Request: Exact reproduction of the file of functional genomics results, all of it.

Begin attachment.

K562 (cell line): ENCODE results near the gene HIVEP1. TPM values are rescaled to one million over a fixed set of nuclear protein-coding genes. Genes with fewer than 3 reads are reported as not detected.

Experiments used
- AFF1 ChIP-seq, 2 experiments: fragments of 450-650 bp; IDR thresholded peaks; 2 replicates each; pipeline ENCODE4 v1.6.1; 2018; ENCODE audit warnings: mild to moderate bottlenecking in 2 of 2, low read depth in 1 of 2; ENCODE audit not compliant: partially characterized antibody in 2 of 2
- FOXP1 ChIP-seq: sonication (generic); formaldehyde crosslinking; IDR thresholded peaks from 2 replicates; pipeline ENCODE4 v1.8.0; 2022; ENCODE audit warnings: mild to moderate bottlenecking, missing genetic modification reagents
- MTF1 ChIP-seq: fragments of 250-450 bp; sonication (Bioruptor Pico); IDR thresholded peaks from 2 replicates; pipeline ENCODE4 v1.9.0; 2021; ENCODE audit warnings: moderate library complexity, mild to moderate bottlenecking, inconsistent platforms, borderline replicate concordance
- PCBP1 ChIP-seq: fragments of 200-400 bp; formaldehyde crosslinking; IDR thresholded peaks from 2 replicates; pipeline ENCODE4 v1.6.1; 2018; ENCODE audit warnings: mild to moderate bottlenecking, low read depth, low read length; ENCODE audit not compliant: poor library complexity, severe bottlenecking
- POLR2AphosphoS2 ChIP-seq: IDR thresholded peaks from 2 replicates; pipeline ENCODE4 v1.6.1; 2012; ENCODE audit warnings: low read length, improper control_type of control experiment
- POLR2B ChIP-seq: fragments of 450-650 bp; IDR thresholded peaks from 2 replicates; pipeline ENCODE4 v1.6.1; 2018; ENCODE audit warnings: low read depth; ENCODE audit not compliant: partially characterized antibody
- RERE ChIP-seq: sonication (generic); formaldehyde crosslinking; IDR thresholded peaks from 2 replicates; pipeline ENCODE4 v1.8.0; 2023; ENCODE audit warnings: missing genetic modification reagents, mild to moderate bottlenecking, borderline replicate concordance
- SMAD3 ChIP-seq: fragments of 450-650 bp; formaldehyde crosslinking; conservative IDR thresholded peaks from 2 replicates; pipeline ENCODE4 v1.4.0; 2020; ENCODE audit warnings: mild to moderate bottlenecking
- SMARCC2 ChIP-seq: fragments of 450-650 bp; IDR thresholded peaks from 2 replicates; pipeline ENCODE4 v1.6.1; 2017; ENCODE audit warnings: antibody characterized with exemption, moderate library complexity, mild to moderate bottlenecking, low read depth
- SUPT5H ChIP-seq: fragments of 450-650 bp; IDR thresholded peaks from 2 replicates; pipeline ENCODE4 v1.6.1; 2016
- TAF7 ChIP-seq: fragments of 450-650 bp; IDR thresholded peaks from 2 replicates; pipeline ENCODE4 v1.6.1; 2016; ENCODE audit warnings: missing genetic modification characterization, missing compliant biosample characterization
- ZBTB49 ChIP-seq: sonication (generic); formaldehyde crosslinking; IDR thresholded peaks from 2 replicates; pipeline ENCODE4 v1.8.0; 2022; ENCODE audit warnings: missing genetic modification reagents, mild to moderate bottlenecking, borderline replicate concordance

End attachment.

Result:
K562 (cell line): ENCODE results near the gene HIVEP1. TPM values are rescaled to one million over a fixed set of nuclear protein-coding genes. Genes with fewer than 3 reads are reported as not detected.

Experiments used
- AFF1 ChIP-seq, 2 experiments: fragments of 450-650 bp; IDR thresholded peaks; 2 replicates each; pipeline ENCODE4 v1.6.1; 2018; ENCODE audit warnings: mild to moderate bottlenecking in 2 of 2, low read depth in 1 of 2; ENCODE audit not compliant: partially characterized antibody in 2 of 2
- FOXP1 ChIP-seq: sonication (generic); formaldehyde crosslinking; IDR thresholded peaks from 2 replicates; pipeline ENCODE4 v1.8.0; 2022; ENCODE audit warnings: mild to moderate bottlenecking, missing genetic modification reagents
- MTF1 ChIP-seq: fragments of 250-450 bp; sonication (Bioruptor Pico); IDR thresholded peaks from 2 replicates; pipeline ENCODE4 v1.9.0; 2021; ENCODE audit warnings: moderate library complexity, mild to moderate bottlenecking, inconsistent platforms, borderline replicate concordance
- PCBP1 ChIP-seq: fragments of 200-400 bp; formaldehyde crosslinking; IDR thresholded peaks from 2 replicates; pipeline ENCODE4 v1.6.1; 2018; ENCODE audit warnings: mild to moderate bottlenecking, low read depth, low read length; ENCODE audit not compliant: poor library complexity, severe bottlenecking
- POLR2AphosphoS2 ChIP-seq: IDR thresholded peaks from 2 replicates; pipeline ENCODE4 v1.6.1; 2012; ENCODE audit warnings: low read length, improper control_type of control experiment
- POLR2B ChIP-seq: fragments of 450-650 bp; IDR thresholded peaks from 2 replicates; pipeline ENCODE4 v1.6.1; 2018; ENCODE audit warnings: low read depth; ENCODE audit not compliant: partially characterized antibody
- RERE ChIP-seq: sonication (generic); formaldehyde crosslinking; IDR thresholded peaks from 2 replicates; pipeline ENCODE4 v1.8.0; 2023; ENCODE audit warnings: missing genetic modification reagents, mild to moderate bottlenecking, borderline replicate concordance
- SMAD3 ChIP-seq: fragments of 450-650 bp; formaldehyde crosslinking; conservative IDR thresholded peaks from 2 replicates; pipeline ENCODE4 v1.4.0; 2020; ENCODE audit warnings: mild to moderate bottlenecking
- SMARCC2 ChIP-seq: fragments of 450-650 bp; IDR thresholded peaks from 2 replicates; pipeline ENCODE4 v1.6.1; 2017; ENCODE audit warnings: antibody characterized with exemption, moderate library complexity, mild to moderate bottlenecking, low read depth
- SUPT5H ChIP-seq: fragments of 450-650 bp; IDR thresholded peaks from 2 replicates; pipeline ENCODE4 v1.6.1; 2016
- TAF7 ChIP-seq: fragments of 450-650 bp; IDR thresholded peaks from 2 replicates; pipeline ENCODE4 v1.6.1; 2016; ENCODE audit warnings: missing genetic modification characterization, missing compliant biosample characterization
- ZBTB49 ChIP-seq: sonication (generic); formaldehyde crosslinking; IDR thresholded peaks from 2 replicates; pipeline ENCODE4 v1.8.0; 2022; ENCODE audit warnings: missing genetic modification reagents, mild to moderate bottlenecking, borderline replicate concordance